Obtaining your commercial driver's license can be a lengthy process, and one of the steps along the road is obtaining a medical examiner's certificate. This is a non-negotiable requirement, and you will not be granted a commercial driver's license without a valid certificate. Since CDL requirements are federally mandated, a medical examiner's certificate will be required no matter which state you will be receiving your CDL in. Additionally, you will need to complete a physical and receive a new certificate at least once every two years.
What Is a Medical Examiner's Certificate?
A Medical Examiner's Certificate (MEC) is a document provided by your physician which certifies that you are physically capable of operating a commercial vehicle. The MEC is a standardized form and does not contain any sensitive health information, it simply indicates that a Department of Transportation (DOT) physical has been completed and that it did not turn up any problems which would restrict your ability to operate a commercial vehicle. Your physician will keep a more complete and detailed report on file, but this additional information is not required to receive your CDL.
What Is the DOT Physical?
In order to receive an MEC, you will need to undergo a DOT physical. This is a physical examination conducted following a set of guidelines created by the Department of Transportation. Since operating a commercial motor vehicle has the potential to put both your own safety and the safety of the public at risk, it is important to determine if there are any underlying health issues which may impact your ability to operate a vehicle in a safe manner.
Having to receive a specialized physical may seem intimidating, but the DOT physical is not much different from any other routine examination. The doctor will check for specific issues with vision, hearing, and blood pressure, as well as conduct a general physical examination to look for any other obvious problems. You will be expected to provide a urine sample, but the DOT physical does not require that blood work be taken.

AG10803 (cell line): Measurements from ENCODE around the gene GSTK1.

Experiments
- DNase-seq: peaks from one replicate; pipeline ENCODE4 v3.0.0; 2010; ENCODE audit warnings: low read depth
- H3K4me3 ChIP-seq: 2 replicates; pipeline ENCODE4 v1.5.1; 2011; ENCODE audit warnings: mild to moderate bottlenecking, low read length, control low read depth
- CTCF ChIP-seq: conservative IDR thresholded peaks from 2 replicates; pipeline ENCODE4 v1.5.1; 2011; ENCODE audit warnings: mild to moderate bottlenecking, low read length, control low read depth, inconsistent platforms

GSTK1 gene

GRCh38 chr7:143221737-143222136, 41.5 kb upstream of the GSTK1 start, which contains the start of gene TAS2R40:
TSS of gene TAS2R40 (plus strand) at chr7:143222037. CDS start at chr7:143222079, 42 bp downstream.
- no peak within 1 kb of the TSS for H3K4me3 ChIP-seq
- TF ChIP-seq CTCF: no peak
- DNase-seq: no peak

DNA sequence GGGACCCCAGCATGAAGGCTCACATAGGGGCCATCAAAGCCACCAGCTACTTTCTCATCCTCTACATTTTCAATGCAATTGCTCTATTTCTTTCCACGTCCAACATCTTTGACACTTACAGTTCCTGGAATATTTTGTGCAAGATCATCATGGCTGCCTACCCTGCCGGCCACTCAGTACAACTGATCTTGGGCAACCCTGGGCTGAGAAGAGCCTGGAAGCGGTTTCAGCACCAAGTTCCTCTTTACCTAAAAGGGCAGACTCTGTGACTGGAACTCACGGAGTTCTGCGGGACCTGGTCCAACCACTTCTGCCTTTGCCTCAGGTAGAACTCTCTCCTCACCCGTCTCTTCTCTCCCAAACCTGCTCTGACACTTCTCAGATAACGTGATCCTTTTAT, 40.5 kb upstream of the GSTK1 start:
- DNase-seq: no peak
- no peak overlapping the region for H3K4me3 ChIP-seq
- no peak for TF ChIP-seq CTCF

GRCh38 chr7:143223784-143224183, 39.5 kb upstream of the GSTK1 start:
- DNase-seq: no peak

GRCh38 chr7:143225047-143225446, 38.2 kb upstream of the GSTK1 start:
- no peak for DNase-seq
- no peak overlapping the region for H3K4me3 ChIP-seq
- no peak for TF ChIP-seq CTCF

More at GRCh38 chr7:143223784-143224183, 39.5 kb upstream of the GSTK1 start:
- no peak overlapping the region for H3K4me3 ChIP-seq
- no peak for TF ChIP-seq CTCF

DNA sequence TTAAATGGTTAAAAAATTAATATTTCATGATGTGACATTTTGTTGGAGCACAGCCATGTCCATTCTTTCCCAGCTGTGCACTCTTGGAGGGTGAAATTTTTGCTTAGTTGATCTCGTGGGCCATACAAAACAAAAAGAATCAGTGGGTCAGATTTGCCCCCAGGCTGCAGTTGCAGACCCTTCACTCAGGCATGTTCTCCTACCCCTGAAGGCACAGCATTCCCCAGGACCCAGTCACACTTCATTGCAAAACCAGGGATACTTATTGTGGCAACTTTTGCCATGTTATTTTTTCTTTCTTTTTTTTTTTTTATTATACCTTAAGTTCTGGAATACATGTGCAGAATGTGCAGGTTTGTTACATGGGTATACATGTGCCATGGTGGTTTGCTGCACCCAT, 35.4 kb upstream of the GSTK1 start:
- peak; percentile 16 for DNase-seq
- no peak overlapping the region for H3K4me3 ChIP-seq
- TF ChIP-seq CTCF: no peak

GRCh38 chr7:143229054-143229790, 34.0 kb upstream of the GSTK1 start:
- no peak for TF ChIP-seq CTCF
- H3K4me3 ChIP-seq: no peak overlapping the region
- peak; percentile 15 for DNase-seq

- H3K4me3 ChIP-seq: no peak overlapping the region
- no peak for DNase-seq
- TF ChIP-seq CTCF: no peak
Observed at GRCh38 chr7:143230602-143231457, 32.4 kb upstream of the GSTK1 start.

If you have any pre-existing conditions, you may be expected to bring additional documentation to your physical. Contact the physician's office where the exam will be performed to confirm any special requirements, as in some cases, you may need to first schedule an exam with your primary care physician and bring the results of that examination to your DOT physical. If you wear glasses or contacts, be sure to have them with you for the vision test as well.
Where Can I Have My Physical Performed?
DOT Physicals must be conducted by Certified Medical Examiners. The Federal Motor Carrier Safety Administration maintains an online national registry of certified medical examiners, and this should be your first stop when attempting to find a qualified physician. If your primary care physician is a certified medical examiner, then you are free to have them conduct your DOT physical if you wish.
For more information, contact a commercial driving license school.
As the son and grandson of mechanics, I spent much of my child hood under the hood of many cars. I have listened and learned about so many different problems and how to repair them effectively. I created this blog to cover as many car problems as possible without overwhelming readers. You will find tips for troubleshooting, advice for when to take it to a professional and suggestions for when to stop driving the car or truck immediately to prevent further and more costly damage. We hope that you find all of this information helpful and useful, allowing you to have a great running car.